Dating/Relating: Embarrassing Moments


Zoë Amour

In a relationship on wheels, you have to learn how to laugh at the things you can’t control. Semi-embarrassing moments are bound to happen, but you and your main squeeze can become even stronger by laughing them off or learning from them. A real relationship is one that doesn’t let anything chair-related get in the way of loving each other.

I’m going to come right out with this: My boyfriend and I were in the midst of the most intimate of moments when I farted. A really loud, in-your-face, unladylike fart. We certainly couldn’t ignore the earth-shattering sound, but I also didn’t want to draw attention to it right then and there. Way too embarrassing! There was a pretty big burst of laughter from the two of us and a simple, “Hey, I’m so sorry. I have NO control over that kind of stuff.”

I figured I should put it out there because it would probably happen again when we were between the sheets. My guy didn’t let it faze him; he knows that it’s just a day in the life of his gal on wheels. He told me not to apologize, too; there was no reason to do so. This is why he is a keeper — making me feel comfortable and understanding that farts will happen when they want to.

Take my other friend in a chair. She doesn’t have a lot of fine dexterity in her hands, holding heavier glasses isn’t the easiest for her. A few dates into her new relationship, she was drinking a filled-to-the-top martini. Although she thought she had the drink under control, her hands gave out and the drink fell … onto his lap. Red Cosmo all over his khakis. Several napkins and apologies later, they were back to a regular date (and future ones, too!). Why? She gave him the scoop on her strength and a little more about her disability; he completely understood and wasn’t about to let a crotch Cosmo get in the way of a good thing.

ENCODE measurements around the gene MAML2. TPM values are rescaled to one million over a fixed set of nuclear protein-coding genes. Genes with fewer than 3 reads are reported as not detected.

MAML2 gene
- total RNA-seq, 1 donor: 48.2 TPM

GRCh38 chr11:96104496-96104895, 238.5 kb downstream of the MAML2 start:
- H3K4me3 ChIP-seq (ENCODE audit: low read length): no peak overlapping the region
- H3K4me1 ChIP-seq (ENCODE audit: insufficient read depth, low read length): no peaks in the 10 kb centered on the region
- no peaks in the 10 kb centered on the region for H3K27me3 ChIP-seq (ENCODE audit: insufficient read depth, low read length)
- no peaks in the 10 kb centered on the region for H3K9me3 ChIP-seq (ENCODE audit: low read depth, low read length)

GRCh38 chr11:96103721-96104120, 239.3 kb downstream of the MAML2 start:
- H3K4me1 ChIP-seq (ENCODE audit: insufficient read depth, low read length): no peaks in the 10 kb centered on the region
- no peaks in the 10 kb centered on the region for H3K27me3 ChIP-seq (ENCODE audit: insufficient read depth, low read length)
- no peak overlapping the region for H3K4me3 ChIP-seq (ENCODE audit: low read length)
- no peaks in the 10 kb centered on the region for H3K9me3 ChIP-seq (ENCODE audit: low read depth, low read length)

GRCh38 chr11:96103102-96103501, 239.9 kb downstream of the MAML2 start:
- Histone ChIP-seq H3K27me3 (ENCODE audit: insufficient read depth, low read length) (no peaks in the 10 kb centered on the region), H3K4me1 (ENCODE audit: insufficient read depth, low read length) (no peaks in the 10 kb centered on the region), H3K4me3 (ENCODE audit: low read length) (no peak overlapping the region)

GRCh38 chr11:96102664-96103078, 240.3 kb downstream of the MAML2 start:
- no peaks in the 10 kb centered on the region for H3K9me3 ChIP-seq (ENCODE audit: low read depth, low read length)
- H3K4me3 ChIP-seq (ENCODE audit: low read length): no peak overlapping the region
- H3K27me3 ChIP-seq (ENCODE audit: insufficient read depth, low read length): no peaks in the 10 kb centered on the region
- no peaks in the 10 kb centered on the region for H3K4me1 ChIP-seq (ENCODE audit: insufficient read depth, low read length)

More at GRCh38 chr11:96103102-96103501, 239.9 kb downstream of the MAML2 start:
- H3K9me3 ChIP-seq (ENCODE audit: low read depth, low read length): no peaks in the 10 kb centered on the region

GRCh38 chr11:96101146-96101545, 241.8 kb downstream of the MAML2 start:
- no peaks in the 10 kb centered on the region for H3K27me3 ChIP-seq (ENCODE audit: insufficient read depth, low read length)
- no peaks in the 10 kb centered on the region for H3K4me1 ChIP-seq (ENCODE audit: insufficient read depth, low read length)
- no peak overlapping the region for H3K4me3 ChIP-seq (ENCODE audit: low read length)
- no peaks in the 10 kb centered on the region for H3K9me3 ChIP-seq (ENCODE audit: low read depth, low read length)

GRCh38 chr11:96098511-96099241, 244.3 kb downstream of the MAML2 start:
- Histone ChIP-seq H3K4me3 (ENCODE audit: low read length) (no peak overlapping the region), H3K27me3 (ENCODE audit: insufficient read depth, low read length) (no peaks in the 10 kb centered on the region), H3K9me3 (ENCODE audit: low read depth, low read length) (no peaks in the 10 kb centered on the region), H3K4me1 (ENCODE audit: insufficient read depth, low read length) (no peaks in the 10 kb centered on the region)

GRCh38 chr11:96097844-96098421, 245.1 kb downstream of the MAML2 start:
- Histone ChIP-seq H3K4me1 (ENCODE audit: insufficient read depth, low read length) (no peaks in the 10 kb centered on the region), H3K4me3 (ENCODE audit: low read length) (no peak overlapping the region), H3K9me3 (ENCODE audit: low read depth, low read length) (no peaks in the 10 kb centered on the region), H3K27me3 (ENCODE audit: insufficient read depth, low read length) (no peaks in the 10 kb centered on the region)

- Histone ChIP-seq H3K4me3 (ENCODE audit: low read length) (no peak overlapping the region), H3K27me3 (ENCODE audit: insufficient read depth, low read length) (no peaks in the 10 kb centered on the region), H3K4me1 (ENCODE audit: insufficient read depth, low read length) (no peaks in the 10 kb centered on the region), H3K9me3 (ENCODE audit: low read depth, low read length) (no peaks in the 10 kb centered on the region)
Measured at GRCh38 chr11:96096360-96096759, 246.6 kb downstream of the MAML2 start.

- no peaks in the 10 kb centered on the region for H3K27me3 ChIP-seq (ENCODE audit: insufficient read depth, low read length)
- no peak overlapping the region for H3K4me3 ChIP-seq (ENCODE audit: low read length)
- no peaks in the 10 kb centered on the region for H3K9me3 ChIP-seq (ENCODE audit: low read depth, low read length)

Another reader shared an equally embarrassing spill that tested her relationship.
Her Foley bag came unhooked one evening in bed while she was cuddled up with her significant other. When they both woke up, there was quite the mess all over the sheets. She was mortified beyond belief, and it took her main squeeze a moment to collect herself, but they both recovered from the incident. How? Well, they cleaned things up together and made jokes about the whole thing. Her partner was comfortable
enough to sleep in the same bed with her bag every night, so she was also just as comfortable
knowing that pee happens.

Sure, these stories end better than they started. I think that finding out you can trust your guy or gal in the most embarrassing of situations is the key to a solid relationship. We all know that wild wheelchair things happen — sometimes completely out of our control and sometimes rather frequently — but we need someone that can “roll” with the punches so to speak. Let me caution you: It might not always end so smoothly —the person you are with may not handle it well. That’s why it’s important to find and stay with someone who can rebound from your uncontrollable fart or gimpy hands and still find you unbelievably attractive. Because let’s face it, you are!



Axel Grande